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2022 Atlantic Hurricane Season Tracking Thread


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…annnnd we’re back. :weenie:

xDytw0W.png

Tropical Weather Outlook
NWS National Hurricane Center Miami FL
800 AM EDT Sat Aug 6 2022

For the North Atlantic...Caribbean Sea and the Gulf of Mexico:

1. Eastern Tropical Atlantic: 
A tropical wave is forecast to move off the west coast of Africa 
later this weekend. Environmental conditions are expected to be 
conducive for some gradual development of this system while it 
moves westward across the eastern and central tropical Atlantic 
during the early to middle part of next week. 
* Formation chance through 48 hours...low...near 0 percent.
* Formation chance through 5 days...low...20 percent.

Forecaster Reinhart

 

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Now we have an orange! Question though: at what strength does shear become an issue for storms? It looks like there’s a lot of it, and it doesn’t look like it’s going to let up for awhile. (Correct me if I’m wrong)

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58 minutes ago, Rhino16 said:

Now we have an orange! Question though: at what strength does shear become an issue for storms? It looks like there’s a lot of it, and it doesn’t look like it’s going to let up for awhile. (Correct me if I’m wrong)

When it comes to shear, the intensity and direction can matter a lot. For most systems, light shear can be overcome, but moderate to high shear can keep an Invest from developing and hold even well developed systems in check.

Sometimes, the direction of shear can actually help the low ventilate and strengthen. A great recent example of this was Isaias, which muddled along in the western Atlantic and was first sheared by a with southwesterly shear until it started changing its direction to the NNE, which allowed for the shear to become a help rather than a hinderance. 

Isaias_1-4Aug20_southeast.gif

Here, while there is definitely shear around, it looks like the wave is going to come off Africa at a low enough latitude where shear shouldn't be too much of an issue early on. 

wg8shr.GIF

(image time sensitive) 

I think the bigger issues early on may be mid-level dry air and some residual instability and fast forward motion, with shear an issue by the time it gets to the Antilles. Our orange needs convection and a nice moisture envelope to develop the way the GFS tries to predict.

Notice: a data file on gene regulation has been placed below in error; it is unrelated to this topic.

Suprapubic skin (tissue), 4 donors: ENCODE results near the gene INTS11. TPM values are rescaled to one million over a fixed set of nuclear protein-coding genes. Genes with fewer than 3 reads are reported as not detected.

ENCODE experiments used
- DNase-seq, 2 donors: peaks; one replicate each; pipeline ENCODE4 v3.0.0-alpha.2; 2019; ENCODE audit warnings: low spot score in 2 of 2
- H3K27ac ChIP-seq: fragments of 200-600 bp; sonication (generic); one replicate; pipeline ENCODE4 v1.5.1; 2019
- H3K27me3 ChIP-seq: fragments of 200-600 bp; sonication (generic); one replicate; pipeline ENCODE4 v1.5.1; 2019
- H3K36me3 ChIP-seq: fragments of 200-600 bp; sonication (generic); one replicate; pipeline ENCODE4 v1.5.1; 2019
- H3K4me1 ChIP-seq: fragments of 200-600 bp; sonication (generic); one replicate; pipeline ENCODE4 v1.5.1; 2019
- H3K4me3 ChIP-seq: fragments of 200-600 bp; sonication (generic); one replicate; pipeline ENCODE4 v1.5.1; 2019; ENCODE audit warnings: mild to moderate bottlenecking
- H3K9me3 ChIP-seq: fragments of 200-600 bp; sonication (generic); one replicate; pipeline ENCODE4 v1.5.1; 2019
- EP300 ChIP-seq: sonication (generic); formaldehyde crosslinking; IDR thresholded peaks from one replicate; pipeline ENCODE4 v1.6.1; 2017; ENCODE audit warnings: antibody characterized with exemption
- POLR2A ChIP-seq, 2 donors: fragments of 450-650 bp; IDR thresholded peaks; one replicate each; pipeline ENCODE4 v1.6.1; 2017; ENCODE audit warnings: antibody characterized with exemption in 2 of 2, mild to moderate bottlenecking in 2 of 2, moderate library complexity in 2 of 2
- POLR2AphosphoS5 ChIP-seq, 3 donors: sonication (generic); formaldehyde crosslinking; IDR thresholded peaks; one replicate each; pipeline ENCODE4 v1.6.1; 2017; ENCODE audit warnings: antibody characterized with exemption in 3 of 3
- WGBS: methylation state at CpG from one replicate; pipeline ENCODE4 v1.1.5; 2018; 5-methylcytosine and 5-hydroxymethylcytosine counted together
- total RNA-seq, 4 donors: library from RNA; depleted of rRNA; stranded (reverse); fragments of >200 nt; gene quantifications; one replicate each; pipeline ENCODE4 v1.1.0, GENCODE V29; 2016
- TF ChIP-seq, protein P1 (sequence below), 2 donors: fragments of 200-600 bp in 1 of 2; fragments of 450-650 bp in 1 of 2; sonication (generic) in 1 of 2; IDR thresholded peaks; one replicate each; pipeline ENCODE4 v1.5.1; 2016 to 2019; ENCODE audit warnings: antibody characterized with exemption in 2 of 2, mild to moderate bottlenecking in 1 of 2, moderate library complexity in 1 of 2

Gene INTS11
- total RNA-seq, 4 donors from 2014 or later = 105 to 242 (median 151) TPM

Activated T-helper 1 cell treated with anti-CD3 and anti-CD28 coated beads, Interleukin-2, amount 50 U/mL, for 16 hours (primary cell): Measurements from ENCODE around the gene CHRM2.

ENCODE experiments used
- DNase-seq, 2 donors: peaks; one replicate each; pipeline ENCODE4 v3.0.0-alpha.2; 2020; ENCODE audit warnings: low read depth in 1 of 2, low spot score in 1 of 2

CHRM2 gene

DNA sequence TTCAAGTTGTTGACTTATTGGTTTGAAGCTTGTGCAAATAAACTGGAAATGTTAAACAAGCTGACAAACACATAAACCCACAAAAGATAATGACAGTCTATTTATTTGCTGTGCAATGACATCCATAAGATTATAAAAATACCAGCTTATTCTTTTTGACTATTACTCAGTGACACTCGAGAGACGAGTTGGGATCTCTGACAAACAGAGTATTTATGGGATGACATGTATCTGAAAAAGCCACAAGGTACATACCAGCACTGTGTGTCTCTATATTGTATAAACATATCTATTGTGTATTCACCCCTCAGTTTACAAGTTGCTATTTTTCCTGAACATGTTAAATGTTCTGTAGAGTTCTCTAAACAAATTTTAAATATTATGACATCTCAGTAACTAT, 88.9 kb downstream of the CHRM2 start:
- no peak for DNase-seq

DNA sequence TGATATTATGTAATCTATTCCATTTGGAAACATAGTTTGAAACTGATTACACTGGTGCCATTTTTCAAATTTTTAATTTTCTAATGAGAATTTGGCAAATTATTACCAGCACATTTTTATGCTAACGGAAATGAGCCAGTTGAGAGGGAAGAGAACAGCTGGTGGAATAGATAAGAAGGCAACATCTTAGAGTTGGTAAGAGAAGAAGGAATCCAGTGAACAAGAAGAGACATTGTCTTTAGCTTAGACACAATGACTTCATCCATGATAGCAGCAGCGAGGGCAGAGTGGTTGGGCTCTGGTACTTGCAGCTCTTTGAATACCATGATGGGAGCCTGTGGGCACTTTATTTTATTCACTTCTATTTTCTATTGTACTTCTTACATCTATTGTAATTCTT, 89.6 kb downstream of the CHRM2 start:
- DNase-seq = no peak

gfs_shear_atl_32.png

(Image time sensitive)

It's a messy image, but note the central Atlantic near the islands. There's an upper low that imparts some significant westerly/SW shear on the low and it really tears it up. This far out though, those kind of placements really are hard to predict accurately. 

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11 hours ago, WxWatcher007 said:

When it comes to shear, the intensity and direction can matter a lot. For most systems, light shear can be overcome, but moderate to high shear can keep an Invest from developing and hold even well developed systems in check.

Sometimes, the direction of shear can actually help the low ventilate and strengthen. A great recent example of this was Isaias, which muddled along in the western Atlantic and was first sheared by a with southwesterly shear until it started changing its direction to the NNE, which allowed for the shear to become a help rather than a hinderance. 

Isaias_1-4Aug20_southeast.gif

Here, while there is definitely shear around, it looks like the wave is going to come off Africa at a low enough latitude where shear shouldn't be too much of an issue early on. 

wg8shr.GIF

(image time sensitive) 

I think the bigger issues early on may be mid-level dry air and some residual instability and fast forward motion, with shear an issue by the time it gets to the Antilles. Our orange needs convection and a nice moisture envelope to develop the way the GFS tries to predict. 

gfs_shear_atl_32.png

(Image time sensitive)

It's a messy image, but note the central Atlantic near the islands. There's an upper low that imparts some significant westerly/SW shear on the low and it really tears it up. This far out though, those kind of placements really are hard to predict accurately. 

I appreciate the thorough explanation!

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I said on July 31 that things were starting to look better as we approach mid-month, and today we are gradually seeing conditions improve. It's happening fastest in the western Atlantic and it's much slower in the eastern Atlantic. 

We're not quite at a broadly favorable environment yet, but the dead pattern from late July has ended in my estimation. 

giphy.gif?cid=790b761107e75f2dc7b469b844

First, we're starting to see the basin moisten. This is critical, both for allowing moisture and instability to build. Unlike a few weeks ago, we are seeing convective activity. There's still a lot of dry air in the central and eastern Atlantic, but there's just enough space for two robust waves, one of which has a chance to develop.